During our final night (post DMZ, pre Octagon) we had a few moments to debrief in small groups at dinner. My table was interested in looking forward. Coming from the DMZ, we were all wondering if it would be possible for the two Koreas to reunite. The discussion turned into a debate about whether it was economically feasible for the south to absorb the north, or if Russia or China would get to it first. The one image I can’t get out of my mind though is how cut off from the rest of Asia, and by extension Europe, South Korea is by land. At the DMZ, we visited a train station that was meant to be part of the Trans-Asian Railway. It was eerie to see hopeful signs that say “To Pyongyang” despite the fact that North Korea hasn’t agreed to anything yet.

North Korea
Looking to the future … and North Korea.

And no, I didn’t forget about the live octopus dinner. For the queasy (me) or vegan (me) I’ll just link to them here and here.

Seoulong for now!

A Whole Lotte Fun

Miriam Krule ’18
Chazen South Korea

SEOUL–I would apologize for that punny headline, but if you had the day we had, you’d have Lotte fever too. Lotte is the largest confectionery manufacturer in South Korea, but over the past 50 years has grown from a Japanese gum company to become one of South Korea’s largest conglomerates, expanding into hospitality and chemicals. It’s impossible to walk around Seoul without seeing something Lotte on every corner.

We started the morning at one of Lotte’s distribution centers where we learned about the three different processes they use to pack deliveries using the “pick-by-light system.” For items that are purchased the least frequently, they use a “decanting” station to unpack from the bulk orders and then grey bins are sent over to operators who match the incoming grey bins to the outgoing red bins.

Image via KPF

We then headed to Lotte World Tower, the fifth-largest building in the world, and, as you can see in the above image, designed to look like a calligraphy brush. Before hearing from Lotte’s CEO, Shin Dong-bin, Columbia Business School class of 1981, about the history of Lotte and its 2020 goals, we got a private tour of the still unopened observatory where we could look directly down all 123 floors.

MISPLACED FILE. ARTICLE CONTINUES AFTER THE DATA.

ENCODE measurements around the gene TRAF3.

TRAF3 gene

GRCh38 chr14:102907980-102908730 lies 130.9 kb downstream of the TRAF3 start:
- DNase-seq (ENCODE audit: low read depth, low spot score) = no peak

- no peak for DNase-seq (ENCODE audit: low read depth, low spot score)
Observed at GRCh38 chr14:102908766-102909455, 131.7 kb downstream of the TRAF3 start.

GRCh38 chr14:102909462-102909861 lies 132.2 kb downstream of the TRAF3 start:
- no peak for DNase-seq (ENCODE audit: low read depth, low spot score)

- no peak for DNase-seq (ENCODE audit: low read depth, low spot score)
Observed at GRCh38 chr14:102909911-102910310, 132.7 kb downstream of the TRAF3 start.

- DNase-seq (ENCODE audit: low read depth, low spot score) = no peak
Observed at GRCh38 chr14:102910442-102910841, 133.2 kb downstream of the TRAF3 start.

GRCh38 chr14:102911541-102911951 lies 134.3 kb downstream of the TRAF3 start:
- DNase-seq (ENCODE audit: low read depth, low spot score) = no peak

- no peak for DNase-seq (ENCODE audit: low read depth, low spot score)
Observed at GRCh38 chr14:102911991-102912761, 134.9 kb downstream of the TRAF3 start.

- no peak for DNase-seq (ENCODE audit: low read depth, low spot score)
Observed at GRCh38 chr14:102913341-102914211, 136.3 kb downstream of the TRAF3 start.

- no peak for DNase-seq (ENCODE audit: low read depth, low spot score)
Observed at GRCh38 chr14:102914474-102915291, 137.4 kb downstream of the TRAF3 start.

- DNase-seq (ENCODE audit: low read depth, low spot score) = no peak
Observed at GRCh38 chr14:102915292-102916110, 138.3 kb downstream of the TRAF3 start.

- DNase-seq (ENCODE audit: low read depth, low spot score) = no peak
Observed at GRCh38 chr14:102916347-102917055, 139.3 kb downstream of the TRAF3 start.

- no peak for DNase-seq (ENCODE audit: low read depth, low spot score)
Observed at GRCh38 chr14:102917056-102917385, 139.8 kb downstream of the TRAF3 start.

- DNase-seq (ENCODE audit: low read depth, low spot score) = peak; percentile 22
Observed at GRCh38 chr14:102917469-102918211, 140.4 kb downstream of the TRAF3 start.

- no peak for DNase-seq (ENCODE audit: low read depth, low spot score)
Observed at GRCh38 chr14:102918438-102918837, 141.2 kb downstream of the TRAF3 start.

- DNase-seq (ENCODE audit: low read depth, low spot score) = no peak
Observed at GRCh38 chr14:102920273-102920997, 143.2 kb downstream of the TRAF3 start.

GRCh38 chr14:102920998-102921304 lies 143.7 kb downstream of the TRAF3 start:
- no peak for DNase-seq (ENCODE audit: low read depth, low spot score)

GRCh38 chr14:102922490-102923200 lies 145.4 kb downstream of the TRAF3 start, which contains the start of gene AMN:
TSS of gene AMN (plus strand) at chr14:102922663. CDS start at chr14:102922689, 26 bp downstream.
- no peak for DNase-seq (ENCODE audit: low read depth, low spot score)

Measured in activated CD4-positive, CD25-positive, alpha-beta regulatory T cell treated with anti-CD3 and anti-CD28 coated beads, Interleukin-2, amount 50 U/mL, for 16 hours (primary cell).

from above.JPG

We also saw the beautiful concert hall and enormous aquarium, both inside the tower. The only analogy we could think of for how comprehensive the tower is–it also has offices, hotels, restaurants, movie theaters, and every possible retail store you could ever want–is a modern-day palace. Within its gates it has everything you could ever need.

After lunch, we headed over to Lotte Accelerator, Lotte’s newest division. We heard presentations from some really fun-sounding startups, like Prinker, which allows you to sketch an image on your phone and then use a handheld inkjet printer to create a temporary tattoo. With something like this, there are a lot of opportunities for growth beyond just fun tattoos–hospitals can use it to track patients vitals for example. But we definitely had fun playing around with our personalized CBS/Lotte images.


Bonus Points:

On Wednesday we visited Gyeongbokgung Palace dressed up in traditional hanbok:


Some of us also ate LIVE octopus for dinner. Check out my next post for video evidence!

Gangnam Style

Miriam Krule ’18
Chazen South Korea

SEOUL–It’s been a bit more than 48 hours since our group touched down in Seoul (and became #CBSSeoulMates), so it’s no surprise that we already got Gangnam Style down. In our first two days we met with a representative from YG Entertainment (the home of PSY and his record-breaking music video), experienced an authentic night of passionate karaoke, and spoke with startup founders in Seoul’s answer to Silicon Valley, Gangnam Valley.

YGA small group of us interested in media had the chance to speak with a member of the global investment team at YG Plus, a division of YG Entertainment. Unlike in the U.S., South Korean record labels generate revenue from all commercial activities of their artists (like concerts), not just the record sales. While this seems to work in South Korea, in the pre-visit case we read, this model was compared to what Motown was like in the late 1960s, when companies owned artists’ likeness and artists were not very pleased with that situation. On the other hand, it also pointed out that Lady Gaga has a “360-degree deal,” which is similar to what YG Entertainment offers. This difference is one of the many important things YG has to think about as it begins plans for expansion into the U.S. The representative spoke candidly with us about these plans and how it might affect YG’s existing Korean fan base. We also learned about some quirks of the Korean music business. One fun fact: All Korean music is released at 12 a.m. so that fans can listen right away and the song can immediately top the charts that day.

In continuing on our musical theme, I was going to tell you a bit about our evening of karaoke, but I think it’d just be best to leave you with this video:  Read more